The ‘Charities’ have no statutory duty with regard to stray dogs in fact they are just like any member of the public if a stray dog is presented to them; their explicit duties in law are as a ‘finder’. For them to keep a stray dog without the knowledge of the local authority of the area in which it had been found is illegal, furthermore for them to do so is bad practice potentially preventing the reunion of a stray with its rightful owner. But very, very few of the best know charities, which the public associate with stray dogs, are willing to enter into formal contracts with local authorities to provide kennelling; reunification with owners; and re-homing, or humane destruction for those dogs not claimed; and, it should also be understood that those which do are paid by the local authority for, at least, the first seven days during which the dogs are held.
Apart from a few selective exceptions local authorities have always been expected to find and pay for kennelling for their stray dogs for the mandatory seven day period during which the dog may be claimed by its owner; after that, if they are lucky, the dog warden might be able to negotiate a stray, which has completed the its seven days, into one of the main charities for re-homing (and this is the only way ‘strays‘ should come into their kennels), but such a move will rarely be guaranteed for every dog.
So into an already under funded service that will rarely have the cooperation of a major animal charity for the day to day reception of its strays, those charities have helped deliver sole responsibility for dealing with stray dogs. Nor do they apply to provide dog warden services to local authorities – those local authorities which choose to ‘contract out’ their dog warden service will usually be doing so to profit based limited liability companies; the one charity which once did try to run some dog warden services (Woodgreen Animal Shelter) no longer does so. All the contract companies are profit based and the first thing you can guarantee is that their wardens will not even receive pay equivalent to ‘in house’ wardens working for local authorities; and most ‘in house’ wardens will only reach scale 3 or 4 on the local government pay-scale!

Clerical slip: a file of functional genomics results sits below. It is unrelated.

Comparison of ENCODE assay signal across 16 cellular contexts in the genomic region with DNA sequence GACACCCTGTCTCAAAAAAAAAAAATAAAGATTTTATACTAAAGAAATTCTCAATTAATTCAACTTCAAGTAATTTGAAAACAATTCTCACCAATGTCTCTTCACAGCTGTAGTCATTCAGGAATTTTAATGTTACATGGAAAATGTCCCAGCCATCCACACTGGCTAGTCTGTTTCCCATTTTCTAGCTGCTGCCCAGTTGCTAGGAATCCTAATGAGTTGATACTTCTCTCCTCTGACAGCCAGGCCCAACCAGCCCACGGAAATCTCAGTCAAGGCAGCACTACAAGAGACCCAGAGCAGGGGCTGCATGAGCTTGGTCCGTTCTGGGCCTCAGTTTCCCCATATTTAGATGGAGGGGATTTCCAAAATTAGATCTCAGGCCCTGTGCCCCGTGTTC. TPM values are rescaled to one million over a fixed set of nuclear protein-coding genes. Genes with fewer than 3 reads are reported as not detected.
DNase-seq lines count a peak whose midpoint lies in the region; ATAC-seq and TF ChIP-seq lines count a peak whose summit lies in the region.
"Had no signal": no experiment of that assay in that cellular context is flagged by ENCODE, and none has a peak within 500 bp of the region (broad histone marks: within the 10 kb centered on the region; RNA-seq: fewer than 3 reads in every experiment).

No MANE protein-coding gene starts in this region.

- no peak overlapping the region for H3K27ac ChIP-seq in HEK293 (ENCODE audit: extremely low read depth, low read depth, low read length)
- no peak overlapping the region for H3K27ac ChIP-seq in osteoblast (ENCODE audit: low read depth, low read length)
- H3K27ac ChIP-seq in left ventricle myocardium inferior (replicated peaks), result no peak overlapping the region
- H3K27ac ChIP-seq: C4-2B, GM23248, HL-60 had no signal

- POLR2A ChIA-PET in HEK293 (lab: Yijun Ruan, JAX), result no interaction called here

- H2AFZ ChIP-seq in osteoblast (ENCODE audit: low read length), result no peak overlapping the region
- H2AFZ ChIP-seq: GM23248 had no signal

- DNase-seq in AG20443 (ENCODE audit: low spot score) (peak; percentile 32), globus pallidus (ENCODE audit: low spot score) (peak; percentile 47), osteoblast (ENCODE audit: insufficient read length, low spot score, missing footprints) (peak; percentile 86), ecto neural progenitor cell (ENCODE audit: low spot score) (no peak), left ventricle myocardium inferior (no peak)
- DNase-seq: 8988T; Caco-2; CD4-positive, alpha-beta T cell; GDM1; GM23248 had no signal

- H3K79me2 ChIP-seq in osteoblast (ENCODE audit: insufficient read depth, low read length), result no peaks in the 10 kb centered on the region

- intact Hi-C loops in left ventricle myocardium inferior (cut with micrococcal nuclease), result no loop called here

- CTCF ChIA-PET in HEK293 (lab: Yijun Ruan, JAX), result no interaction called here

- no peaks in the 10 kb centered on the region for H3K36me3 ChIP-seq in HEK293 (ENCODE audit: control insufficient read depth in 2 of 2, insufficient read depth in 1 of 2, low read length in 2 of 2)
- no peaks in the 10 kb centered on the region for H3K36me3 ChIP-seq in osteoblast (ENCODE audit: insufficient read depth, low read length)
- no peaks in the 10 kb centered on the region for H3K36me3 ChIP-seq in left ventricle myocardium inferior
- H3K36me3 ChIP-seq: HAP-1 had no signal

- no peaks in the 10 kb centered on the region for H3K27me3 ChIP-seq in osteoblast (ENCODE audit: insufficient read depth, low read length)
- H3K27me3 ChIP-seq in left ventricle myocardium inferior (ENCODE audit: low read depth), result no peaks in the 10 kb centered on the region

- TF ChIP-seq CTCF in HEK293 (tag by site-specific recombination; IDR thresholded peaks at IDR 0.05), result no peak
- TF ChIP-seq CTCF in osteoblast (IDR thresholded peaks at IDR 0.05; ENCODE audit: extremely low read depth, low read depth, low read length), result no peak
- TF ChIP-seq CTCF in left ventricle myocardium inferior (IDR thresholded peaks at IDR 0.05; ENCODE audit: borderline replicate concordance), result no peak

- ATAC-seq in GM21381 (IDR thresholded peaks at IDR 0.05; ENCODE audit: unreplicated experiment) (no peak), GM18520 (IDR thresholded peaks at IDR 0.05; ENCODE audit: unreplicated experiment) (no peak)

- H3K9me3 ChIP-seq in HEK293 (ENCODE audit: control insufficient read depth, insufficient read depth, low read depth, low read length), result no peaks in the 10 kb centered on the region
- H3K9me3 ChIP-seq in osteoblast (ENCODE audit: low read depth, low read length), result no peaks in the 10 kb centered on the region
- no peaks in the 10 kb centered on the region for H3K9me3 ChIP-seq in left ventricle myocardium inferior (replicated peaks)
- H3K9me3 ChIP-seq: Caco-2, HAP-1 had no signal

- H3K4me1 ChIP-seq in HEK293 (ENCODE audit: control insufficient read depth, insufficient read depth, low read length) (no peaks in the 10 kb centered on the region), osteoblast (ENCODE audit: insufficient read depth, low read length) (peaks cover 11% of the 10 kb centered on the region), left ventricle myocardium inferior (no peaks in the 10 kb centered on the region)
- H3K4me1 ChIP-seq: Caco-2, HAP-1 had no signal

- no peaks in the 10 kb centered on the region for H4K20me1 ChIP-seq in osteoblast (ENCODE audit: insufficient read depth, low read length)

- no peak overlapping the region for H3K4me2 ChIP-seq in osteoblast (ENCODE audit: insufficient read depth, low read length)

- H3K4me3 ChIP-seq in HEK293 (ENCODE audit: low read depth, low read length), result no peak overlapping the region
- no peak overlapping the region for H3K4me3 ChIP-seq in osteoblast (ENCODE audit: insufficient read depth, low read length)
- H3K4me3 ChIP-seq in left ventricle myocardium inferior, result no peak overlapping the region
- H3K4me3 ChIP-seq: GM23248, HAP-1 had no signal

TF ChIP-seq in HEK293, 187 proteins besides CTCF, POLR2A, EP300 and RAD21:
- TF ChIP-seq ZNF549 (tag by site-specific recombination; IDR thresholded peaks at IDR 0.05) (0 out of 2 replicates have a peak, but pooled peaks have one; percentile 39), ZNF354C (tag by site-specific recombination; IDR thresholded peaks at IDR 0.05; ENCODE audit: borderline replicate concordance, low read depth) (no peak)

Another interesting point: on April 6th dogs became the only type of property which the police have no responsibility to receive, or to make a record of its discovery, or to make a record of its loss (though there may be some argument regarding the record of loss as if theft is alleged it should be recorded by the police and be provided with a crime number – the difficulty is what is the evidence of the crime? Many of those alleging dog theft appear to have no genuine evidence indicating theft at all and the police could, in the opinion of this writer, quite reasonably, refuse to give the allegation any credence; without evidence a ‘lost’ dog is not necessarily a ‘stolen’ dog anymore than a ‘lost’ wallet is a ‘stolen’ wallet, and a crime number would not be given for a ‘lost’ wallet either!
On the other hand the local authority, which has a legal obligation to keep a record of each and every stray dog it deals with (seizes) has no legal obligation to make a record of lost dogs reported to it as it has no legal responsibility for recording lost property (although it makes absolute sense to do so and comparing lost with found does amount to ‘best practice’). The local authority has not been given any role whatever in recording lost or stolen property or in investigating any alleged theft, only in recording dogs they ‘seize’ under the Act.